Cure Your Slicing and Shaking
Making incorrect contact with the ball is an event that every golfer has experience of. And don't let any one of them tell you differently. Whether due to poor positioning of the feet or ball, or perhaps your hands are not holding the club correctly, when the ball doesn't fly in the direction you want it to, it can be a frustrating experience.But remember that as stated above, there is a reason why you've executed a bad shot and, as such, these calamities can be avoided in the future by paying particular attention to the small details.
Striking the Ball with too Open a Club FaceBy definition, slicing results in the ball deviating from its intended path to the right for a right-hander, to the left for a left-hander. It is caused by striking the ball with too open a club face, thereby putting spin on the ball which influences the direction of flight. This can result from a weak grip, a ball positioned too far forward, poor stance or body alignment. One of these faulty elements or any combination of them may lie at the root of the problem, so the first thing to do is to go back to basics. Look at your hands when holding the club and ensure that they correspond to the correct positioning for whatever grip you have adopted. It may be that you've allowed bad habits to creep in. The same holds true for the other physical components of addressing the ball.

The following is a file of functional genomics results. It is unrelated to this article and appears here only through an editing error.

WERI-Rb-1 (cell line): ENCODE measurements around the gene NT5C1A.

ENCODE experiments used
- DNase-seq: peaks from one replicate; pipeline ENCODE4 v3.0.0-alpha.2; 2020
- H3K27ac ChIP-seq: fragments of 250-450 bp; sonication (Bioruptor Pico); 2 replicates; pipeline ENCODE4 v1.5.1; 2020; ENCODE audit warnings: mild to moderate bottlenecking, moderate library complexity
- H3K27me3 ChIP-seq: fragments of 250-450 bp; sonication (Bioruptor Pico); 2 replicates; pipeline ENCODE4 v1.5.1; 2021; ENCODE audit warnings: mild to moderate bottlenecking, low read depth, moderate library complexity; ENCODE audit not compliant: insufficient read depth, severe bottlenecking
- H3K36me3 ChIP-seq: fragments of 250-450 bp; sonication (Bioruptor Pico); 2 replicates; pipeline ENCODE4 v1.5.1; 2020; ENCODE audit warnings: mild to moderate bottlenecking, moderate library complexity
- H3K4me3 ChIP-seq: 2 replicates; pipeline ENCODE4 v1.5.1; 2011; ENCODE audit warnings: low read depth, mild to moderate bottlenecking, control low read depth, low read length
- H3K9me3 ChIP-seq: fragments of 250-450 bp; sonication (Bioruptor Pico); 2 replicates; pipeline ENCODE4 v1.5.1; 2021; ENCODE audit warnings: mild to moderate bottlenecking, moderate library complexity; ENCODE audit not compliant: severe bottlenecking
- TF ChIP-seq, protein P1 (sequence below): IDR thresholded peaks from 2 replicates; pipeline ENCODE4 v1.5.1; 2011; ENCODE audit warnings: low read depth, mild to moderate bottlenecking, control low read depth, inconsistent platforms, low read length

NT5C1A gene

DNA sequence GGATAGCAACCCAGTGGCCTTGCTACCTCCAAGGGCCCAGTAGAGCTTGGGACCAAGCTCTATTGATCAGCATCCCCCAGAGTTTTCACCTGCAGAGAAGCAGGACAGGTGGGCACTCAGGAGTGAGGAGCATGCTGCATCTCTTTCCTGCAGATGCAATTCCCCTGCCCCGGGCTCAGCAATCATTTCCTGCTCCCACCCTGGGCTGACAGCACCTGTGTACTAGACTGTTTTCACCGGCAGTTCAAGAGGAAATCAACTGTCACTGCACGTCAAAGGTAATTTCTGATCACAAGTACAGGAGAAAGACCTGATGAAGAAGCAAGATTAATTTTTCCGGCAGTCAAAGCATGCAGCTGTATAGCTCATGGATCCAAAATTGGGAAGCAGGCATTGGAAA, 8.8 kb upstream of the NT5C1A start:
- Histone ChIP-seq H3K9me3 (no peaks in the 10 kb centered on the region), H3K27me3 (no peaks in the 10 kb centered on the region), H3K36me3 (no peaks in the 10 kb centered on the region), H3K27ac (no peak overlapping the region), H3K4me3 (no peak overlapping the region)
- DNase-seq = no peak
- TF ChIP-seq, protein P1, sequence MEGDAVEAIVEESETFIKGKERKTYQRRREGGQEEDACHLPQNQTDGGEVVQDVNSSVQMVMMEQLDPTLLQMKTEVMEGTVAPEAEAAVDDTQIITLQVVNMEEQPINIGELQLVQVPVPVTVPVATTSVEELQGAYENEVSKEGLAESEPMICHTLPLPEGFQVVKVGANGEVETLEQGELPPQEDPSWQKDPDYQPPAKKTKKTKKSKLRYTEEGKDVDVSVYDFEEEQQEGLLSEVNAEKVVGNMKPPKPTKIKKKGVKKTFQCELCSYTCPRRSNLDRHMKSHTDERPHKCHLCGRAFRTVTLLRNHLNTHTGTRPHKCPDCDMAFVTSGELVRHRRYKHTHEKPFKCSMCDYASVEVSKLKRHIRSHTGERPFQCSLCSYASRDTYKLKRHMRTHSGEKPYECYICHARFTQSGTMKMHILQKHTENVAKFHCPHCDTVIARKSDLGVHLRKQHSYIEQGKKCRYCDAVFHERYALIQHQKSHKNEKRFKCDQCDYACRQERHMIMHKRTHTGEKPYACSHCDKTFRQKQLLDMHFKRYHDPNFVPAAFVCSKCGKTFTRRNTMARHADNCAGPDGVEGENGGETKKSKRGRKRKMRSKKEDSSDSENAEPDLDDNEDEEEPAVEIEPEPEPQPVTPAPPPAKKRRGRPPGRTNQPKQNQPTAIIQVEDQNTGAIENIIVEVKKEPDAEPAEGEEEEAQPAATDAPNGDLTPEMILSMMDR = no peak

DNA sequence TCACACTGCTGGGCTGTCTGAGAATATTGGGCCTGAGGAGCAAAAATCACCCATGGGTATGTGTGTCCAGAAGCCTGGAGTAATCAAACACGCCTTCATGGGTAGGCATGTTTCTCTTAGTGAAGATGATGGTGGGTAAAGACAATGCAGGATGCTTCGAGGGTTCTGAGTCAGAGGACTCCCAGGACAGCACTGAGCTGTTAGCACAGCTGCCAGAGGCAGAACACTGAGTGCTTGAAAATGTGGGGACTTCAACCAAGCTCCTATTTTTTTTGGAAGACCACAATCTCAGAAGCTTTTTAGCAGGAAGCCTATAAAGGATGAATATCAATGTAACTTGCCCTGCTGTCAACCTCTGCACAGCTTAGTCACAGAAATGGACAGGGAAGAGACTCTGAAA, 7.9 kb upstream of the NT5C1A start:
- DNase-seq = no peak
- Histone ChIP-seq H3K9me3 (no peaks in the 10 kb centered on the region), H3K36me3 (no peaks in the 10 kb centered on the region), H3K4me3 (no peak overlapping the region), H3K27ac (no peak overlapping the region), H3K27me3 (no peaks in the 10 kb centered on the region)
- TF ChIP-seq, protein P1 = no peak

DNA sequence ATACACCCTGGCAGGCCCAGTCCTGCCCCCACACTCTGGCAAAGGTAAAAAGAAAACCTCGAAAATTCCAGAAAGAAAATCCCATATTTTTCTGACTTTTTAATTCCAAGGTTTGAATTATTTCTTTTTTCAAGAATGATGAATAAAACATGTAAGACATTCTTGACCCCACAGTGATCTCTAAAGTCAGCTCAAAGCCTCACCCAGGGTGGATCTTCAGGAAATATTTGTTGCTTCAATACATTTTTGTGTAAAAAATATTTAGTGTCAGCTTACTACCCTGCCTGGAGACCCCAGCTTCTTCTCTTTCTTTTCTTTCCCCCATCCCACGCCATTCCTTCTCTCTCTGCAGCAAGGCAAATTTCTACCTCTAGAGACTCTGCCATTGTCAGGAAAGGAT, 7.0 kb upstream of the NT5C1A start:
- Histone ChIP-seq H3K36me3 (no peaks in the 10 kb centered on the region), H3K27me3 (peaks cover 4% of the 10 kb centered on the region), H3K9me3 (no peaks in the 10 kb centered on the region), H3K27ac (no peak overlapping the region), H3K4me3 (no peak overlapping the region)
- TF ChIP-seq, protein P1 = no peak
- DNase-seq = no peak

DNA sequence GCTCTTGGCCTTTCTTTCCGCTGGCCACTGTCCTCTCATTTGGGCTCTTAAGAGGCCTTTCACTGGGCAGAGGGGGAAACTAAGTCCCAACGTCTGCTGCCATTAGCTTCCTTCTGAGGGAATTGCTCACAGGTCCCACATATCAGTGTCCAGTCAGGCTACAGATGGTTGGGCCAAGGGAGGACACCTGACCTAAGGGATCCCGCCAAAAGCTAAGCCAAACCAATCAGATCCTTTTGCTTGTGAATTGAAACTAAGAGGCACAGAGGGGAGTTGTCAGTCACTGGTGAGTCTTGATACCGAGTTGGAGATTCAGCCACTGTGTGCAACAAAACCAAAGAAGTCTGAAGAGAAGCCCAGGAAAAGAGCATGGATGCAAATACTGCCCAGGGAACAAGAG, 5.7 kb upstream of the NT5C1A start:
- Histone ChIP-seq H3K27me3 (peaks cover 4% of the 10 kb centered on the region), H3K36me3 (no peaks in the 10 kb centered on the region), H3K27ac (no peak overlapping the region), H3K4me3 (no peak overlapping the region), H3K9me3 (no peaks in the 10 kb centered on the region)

The Ball Flies off at an Acute AngleIf slicing is putting a dampener on your day, then spare a thought for the poor soul suffering from shanking. It sounds alarming, and anyone who has seen it in action will tell you it certainly lives up to its name. A shank involves a player striking the ball with the hosel, the point where the shaft meets the club face. The result can be the ball flying off at an acute angle - all very embarrassing.
The causes of shanking can be traced to any of the problem areas involved in slicing, the end result of this incorrect technique being that the heel of the club is travelling ahead of the toe. Ball positioning, for example, is often a major culprit. Place it too far forward or not in the middle of the club face and the chances are greatly increased that you're going to make contact between ball and hosel.
The Benefit of the Trained EyeFor both slicing or shanking, it is a good idea to ask a playing partner to watch how you are hitting the ball because they may be able to pick up on faults which are not immediately apparent to you. Failing that, turn to the club pro who will have seen these problems many times before. However experienced you feel you are, you're never too experienced not to feel the benefit of the trained eye - lessons are not just for rookies.
And remember that you're not alone. Perfecting technique is never a walk in the park, and once perfected it still needs to be applied every time you play, on every shot.